Investors Go Ga-Ga For Google
Company in enviable position as advertisers continue to drift from TV, print.
You remember the mass media: Companies assembled huge, diverse audiences and charged advertisers fat fees to reach people they didn't need or want.
Mass advertising worked well until this Internet thing came along, allowing advertisers to better target their campaigns and reach a higher percentage of people who might be interested in buying their products or services - and bypass the others. The mass slaughter at the mass media is played out in declining revenue, plunging profits and layoffs. Newspapers? Who needs 'em?
Certainly not those invested in Google (GOOG), king of online searchers with a roughly 63% market share - double that of Yahoo (YHOO) and Microsoft (MSFT) combined.
Advertisers are increasingly shifting to Internet and away from TV and print media. Google is perfectly positioned to benefit from this shift, a fact underscored by the company's 26% increase in third-quarter earnings.
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The company's net income increased to $1.35 billion, or $4.24 a share, from $1.07 billion, or $3.38 a share, for the same period a year ago. Setting aside stock-based compensation and other costs, profit was $4.92 a share, topping analysts' consensus estimate of $4.75.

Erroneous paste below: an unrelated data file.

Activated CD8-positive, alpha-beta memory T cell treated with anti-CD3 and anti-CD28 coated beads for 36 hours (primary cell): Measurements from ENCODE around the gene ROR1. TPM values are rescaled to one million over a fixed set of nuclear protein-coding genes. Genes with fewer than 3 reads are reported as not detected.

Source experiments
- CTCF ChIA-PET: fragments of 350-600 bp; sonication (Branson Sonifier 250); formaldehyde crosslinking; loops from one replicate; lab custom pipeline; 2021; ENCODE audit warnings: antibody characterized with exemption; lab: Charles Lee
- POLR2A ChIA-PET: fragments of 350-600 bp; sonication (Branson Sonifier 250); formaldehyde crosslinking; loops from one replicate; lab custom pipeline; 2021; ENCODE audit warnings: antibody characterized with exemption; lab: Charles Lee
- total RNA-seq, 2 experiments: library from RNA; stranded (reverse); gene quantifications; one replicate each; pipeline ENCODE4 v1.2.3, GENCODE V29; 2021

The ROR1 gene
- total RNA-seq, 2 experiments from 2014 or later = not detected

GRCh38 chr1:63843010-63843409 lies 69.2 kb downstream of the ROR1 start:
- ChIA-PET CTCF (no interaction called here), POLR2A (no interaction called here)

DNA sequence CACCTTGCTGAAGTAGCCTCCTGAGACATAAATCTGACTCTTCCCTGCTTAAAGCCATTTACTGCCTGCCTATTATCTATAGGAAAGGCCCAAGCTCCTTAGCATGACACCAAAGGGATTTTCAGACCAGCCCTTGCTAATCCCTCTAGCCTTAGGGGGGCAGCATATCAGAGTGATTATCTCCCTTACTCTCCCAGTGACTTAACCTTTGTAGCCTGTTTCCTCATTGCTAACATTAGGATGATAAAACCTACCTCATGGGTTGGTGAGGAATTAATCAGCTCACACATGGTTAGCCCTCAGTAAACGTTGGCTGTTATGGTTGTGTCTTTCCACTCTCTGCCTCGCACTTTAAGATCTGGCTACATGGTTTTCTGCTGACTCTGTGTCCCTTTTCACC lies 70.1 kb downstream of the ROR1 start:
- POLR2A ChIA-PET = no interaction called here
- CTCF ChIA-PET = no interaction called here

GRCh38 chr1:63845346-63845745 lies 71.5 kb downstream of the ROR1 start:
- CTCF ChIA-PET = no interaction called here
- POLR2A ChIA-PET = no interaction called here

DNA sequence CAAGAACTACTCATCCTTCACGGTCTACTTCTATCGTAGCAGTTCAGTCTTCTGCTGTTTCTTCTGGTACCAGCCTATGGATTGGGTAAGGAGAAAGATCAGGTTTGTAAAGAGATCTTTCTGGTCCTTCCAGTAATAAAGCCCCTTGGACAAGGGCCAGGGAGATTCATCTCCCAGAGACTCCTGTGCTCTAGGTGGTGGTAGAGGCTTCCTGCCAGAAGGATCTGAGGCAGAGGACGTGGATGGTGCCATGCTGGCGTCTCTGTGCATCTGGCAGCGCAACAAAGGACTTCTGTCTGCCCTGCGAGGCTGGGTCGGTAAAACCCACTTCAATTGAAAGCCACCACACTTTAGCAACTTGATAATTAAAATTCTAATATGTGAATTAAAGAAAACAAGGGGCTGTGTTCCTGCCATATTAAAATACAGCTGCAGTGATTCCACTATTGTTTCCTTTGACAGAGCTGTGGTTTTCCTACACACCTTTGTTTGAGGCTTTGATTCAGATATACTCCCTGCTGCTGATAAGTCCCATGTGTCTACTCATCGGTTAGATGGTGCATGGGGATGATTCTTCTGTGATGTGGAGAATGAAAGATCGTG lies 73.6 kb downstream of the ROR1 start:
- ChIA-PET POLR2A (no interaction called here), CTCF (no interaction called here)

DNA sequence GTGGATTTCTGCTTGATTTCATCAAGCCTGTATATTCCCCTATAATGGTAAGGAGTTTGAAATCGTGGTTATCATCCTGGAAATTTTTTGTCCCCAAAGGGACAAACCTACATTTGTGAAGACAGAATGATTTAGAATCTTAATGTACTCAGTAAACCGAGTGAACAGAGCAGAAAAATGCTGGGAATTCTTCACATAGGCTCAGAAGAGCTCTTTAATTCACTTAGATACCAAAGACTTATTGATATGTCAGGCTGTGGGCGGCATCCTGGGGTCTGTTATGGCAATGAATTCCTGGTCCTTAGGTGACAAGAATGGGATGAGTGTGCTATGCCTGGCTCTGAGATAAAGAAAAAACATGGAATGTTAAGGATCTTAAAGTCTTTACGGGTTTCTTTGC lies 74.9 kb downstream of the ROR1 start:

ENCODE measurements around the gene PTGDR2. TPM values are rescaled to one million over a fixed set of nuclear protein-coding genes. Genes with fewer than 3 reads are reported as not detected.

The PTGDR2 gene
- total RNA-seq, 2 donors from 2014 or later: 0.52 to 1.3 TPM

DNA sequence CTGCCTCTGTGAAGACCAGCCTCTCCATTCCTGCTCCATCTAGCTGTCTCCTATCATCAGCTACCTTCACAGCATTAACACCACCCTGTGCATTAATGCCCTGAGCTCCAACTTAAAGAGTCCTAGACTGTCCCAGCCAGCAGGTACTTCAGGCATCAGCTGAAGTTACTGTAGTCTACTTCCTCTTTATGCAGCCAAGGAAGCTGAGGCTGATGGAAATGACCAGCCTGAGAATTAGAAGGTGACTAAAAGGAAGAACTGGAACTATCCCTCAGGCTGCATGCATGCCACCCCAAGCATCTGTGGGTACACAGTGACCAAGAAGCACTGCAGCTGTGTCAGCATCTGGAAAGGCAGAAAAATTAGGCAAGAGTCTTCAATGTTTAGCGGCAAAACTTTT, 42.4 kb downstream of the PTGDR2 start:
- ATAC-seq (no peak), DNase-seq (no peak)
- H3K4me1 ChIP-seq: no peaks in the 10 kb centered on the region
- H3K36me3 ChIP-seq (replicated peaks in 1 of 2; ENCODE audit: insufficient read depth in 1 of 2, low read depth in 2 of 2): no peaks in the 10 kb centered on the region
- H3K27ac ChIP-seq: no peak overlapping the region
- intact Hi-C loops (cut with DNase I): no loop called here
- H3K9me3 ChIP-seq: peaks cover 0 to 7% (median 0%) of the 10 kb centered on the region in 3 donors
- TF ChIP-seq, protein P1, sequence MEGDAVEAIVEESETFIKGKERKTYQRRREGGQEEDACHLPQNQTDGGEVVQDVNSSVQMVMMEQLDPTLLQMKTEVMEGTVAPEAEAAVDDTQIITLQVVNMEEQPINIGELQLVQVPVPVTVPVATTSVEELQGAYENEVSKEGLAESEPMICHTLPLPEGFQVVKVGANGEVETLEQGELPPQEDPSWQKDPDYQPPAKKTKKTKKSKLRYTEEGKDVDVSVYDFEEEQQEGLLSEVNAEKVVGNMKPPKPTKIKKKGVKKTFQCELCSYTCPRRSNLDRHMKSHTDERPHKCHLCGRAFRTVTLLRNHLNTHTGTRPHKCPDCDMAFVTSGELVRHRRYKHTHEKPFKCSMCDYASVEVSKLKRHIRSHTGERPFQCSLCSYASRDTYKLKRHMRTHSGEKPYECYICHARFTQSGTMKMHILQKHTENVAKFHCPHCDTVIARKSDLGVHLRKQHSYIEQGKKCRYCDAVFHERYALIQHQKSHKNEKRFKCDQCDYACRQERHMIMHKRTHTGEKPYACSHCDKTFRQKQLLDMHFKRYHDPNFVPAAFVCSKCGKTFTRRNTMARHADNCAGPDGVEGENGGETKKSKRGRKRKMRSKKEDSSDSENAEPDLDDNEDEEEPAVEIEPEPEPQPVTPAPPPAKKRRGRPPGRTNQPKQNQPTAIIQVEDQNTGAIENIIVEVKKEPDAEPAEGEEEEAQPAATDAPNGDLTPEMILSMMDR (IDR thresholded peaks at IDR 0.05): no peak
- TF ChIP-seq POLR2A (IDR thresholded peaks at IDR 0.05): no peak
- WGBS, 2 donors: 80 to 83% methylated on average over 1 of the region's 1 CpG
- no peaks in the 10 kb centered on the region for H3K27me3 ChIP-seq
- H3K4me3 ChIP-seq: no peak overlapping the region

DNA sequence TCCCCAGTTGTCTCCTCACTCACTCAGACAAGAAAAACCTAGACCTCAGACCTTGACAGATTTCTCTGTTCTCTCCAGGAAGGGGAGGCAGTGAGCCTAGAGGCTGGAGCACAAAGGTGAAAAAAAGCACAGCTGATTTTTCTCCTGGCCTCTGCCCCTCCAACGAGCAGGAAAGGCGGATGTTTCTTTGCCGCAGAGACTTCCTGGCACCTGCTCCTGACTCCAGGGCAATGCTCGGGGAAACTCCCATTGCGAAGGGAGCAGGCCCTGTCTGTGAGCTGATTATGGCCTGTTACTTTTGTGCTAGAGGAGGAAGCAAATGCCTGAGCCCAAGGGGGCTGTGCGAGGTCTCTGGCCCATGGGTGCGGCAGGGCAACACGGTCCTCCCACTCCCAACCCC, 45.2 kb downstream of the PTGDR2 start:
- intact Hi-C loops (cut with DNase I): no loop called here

Excluding revenue sent to partner sites, Google's sales grew to $4.04 billion and total revenue was $5.54 billion, up about 30%.
But Google's stock has taken a hit this year -- and the price is down about 50% -- which may suggest an opportunity ahead.
Google's third quarter played out against the credit crunch and an increasingly downbeat economy, making it easier for the company to beat Wall Street's reduced estimates. While Google isn't immune to general economic trends, it's well positioned to do advance now - especially as major companies move more ads online.
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